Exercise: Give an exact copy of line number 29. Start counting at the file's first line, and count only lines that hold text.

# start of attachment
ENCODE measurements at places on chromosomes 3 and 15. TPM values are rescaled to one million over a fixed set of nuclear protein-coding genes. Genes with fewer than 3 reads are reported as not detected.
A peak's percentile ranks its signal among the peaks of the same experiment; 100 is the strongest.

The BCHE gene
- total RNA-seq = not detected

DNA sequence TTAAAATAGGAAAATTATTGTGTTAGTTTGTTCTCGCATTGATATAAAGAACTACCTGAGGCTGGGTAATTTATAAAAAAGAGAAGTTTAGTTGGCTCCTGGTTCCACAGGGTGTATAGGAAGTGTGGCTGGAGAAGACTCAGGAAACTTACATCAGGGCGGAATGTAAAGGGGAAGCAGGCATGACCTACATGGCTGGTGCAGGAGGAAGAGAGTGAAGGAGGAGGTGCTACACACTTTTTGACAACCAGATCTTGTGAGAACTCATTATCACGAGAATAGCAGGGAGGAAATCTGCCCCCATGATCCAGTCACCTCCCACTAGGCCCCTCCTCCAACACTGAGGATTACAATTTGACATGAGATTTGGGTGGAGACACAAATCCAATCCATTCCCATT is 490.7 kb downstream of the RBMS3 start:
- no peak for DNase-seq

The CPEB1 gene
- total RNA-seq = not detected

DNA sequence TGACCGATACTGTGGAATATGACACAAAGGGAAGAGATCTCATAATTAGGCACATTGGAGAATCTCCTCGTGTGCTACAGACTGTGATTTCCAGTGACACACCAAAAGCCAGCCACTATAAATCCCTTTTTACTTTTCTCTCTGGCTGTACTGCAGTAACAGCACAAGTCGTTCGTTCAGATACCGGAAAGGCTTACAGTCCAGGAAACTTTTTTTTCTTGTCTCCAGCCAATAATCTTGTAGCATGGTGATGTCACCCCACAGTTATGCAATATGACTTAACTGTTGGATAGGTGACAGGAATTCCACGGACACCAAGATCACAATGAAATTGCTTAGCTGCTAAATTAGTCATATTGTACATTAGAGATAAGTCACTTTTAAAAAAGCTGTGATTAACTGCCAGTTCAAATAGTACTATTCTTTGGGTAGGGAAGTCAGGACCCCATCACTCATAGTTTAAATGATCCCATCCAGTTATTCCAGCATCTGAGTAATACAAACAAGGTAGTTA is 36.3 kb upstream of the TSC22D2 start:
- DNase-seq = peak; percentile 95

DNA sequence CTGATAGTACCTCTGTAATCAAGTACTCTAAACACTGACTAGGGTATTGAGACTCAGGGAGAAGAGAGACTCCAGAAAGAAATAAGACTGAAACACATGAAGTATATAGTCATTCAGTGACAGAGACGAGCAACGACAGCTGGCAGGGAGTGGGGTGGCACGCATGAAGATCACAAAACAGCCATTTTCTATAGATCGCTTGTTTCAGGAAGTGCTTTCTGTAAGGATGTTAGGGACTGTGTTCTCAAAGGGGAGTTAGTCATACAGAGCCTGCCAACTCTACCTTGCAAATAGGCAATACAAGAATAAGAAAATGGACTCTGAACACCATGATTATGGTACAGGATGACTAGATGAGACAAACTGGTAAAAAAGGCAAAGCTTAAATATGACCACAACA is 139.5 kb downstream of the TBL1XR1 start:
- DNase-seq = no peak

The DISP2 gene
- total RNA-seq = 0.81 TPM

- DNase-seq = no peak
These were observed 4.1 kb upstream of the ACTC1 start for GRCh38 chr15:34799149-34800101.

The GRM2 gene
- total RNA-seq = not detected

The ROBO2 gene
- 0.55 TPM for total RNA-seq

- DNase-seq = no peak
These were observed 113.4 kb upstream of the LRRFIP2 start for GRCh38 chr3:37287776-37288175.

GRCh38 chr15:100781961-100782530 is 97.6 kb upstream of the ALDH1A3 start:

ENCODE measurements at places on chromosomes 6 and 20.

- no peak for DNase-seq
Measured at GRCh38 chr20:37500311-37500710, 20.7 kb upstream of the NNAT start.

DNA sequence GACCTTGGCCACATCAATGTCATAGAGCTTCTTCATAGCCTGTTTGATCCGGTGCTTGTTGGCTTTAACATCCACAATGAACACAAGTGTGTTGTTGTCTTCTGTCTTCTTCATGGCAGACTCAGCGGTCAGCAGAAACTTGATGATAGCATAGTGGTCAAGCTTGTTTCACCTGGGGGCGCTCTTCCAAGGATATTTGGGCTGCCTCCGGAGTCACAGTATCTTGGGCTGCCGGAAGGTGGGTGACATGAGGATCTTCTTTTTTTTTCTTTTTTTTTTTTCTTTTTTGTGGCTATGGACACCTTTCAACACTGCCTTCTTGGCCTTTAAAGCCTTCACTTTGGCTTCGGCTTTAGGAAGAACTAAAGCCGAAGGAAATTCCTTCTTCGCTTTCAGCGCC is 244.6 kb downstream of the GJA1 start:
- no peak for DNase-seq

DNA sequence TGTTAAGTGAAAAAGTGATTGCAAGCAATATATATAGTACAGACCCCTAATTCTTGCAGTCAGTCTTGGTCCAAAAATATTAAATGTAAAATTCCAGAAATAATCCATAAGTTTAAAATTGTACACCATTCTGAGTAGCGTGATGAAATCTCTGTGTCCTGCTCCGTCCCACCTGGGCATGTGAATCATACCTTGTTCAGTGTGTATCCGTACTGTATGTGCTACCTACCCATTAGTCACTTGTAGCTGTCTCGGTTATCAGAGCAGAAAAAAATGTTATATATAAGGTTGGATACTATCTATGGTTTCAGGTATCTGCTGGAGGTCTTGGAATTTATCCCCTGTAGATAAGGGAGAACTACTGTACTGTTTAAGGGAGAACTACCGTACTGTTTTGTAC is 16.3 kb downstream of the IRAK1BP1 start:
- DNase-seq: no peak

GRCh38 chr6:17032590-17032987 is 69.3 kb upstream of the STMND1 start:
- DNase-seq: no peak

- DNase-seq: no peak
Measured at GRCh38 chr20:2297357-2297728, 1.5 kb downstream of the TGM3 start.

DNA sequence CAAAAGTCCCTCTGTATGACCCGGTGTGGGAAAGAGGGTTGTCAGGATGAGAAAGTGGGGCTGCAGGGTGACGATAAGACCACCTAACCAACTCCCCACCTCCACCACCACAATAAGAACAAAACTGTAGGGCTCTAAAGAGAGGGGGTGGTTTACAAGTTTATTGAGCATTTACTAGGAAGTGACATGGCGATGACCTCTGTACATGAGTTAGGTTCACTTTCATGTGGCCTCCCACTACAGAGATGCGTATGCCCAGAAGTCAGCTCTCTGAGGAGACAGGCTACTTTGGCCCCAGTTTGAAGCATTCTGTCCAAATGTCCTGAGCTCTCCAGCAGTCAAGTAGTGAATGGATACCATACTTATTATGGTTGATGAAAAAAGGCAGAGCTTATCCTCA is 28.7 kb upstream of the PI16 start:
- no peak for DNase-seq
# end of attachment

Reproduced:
DNA sequence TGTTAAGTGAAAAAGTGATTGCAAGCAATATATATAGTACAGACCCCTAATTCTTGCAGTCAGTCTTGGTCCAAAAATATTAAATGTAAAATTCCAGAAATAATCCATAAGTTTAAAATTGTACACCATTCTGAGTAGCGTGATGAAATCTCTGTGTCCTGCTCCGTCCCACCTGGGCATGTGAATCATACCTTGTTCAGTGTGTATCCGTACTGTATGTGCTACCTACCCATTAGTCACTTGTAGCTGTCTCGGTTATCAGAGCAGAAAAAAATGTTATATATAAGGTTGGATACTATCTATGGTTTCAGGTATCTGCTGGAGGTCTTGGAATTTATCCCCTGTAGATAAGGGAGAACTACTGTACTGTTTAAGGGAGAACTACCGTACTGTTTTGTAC is 16.3 kb downstream of the IRAK1BP1 start: